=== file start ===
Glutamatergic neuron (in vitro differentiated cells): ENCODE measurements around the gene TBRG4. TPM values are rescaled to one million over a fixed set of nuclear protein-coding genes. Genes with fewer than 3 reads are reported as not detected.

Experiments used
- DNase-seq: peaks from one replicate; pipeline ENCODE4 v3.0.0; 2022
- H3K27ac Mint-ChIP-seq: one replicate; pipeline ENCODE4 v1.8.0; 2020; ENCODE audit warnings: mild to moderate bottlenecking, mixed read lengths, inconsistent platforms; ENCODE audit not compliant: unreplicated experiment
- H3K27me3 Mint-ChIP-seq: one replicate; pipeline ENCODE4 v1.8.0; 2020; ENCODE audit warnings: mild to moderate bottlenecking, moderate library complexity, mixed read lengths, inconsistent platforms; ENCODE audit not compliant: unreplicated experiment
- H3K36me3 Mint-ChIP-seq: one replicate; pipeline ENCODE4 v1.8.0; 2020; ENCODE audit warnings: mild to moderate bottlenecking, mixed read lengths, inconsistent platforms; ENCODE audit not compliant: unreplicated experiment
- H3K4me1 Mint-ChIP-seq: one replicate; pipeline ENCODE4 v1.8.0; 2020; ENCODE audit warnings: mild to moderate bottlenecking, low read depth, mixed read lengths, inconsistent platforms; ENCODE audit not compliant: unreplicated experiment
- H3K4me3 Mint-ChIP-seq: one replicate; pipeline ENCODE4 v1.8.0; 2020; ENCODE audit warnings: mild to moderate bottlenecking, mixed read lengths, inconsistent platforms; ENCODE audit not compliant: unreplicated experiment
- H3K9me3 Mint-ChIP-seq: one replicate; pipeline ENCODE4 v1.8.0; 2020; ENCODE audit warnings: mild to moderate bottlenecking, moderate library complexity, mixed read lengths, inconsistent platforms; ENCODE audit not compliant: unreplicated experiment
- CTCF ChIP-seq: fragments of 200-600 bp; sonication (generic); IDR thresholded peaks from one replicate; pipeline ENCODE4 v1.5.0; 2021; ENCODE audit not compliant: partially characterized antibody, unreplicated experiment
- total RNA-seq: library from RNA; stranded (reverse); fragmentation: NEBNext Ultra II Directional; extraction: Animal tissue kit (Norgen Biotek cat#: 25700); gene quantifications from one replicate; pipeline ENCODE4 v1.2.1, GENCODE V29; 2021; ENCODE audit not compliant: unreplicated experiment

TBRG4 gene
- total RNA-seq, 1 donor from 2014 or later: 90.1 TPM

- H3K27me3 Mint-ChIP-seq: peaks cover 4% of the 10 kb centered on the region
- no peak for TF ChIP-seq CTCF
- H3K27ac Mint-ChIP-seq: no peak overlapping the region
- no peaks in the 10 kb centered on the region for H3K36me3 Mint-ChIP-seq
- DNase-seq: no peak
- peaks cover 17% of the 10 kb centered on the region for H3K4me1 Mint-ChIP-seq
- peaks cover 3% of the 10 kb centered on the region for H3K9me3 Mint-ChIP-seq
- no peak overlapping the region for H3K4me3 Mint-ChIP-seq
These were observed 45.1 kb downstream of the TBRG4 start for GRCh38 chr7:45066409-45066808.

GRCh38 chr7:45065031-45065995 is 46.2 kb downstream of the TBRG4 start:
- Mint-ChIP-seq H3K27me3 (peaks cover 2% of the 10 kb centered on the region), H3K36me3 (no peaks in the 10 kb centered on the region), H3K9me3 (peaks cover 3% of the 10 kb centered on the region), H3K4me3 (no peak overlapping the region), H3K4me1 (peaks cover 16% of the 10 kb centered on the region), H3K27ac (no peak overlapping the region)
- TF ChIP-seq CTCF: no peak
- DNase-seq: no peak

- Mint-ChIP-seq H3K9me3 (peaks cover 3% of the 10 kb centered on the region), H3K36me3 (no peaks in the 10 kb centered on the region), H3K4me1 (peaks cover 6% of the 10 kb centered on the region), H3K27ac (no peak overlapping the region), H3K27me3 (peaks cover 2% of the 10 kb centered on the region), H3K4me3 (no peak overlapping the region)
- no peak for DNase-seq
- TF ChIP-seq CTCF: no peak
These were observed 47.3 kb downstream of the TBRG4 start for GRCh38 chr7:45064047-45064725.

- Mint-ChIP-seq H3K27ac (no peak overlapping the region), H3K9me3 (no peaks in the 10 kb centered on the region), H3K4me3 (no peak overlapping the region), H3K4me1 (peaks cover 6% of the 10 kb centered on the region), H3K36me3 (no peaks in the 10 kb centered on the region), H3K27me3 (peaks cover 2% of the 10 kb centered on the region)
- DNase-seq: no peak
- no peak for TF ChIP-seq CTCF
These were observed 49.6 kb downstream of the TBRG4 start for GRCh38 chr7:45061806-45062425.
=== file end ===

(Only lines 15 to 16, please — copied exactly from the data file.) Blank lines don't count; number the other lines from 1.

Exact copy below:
- no peak for TF ChIP-seq CTCF
- H3K27ac Mint-ChIP-seq: no peak overlapping the region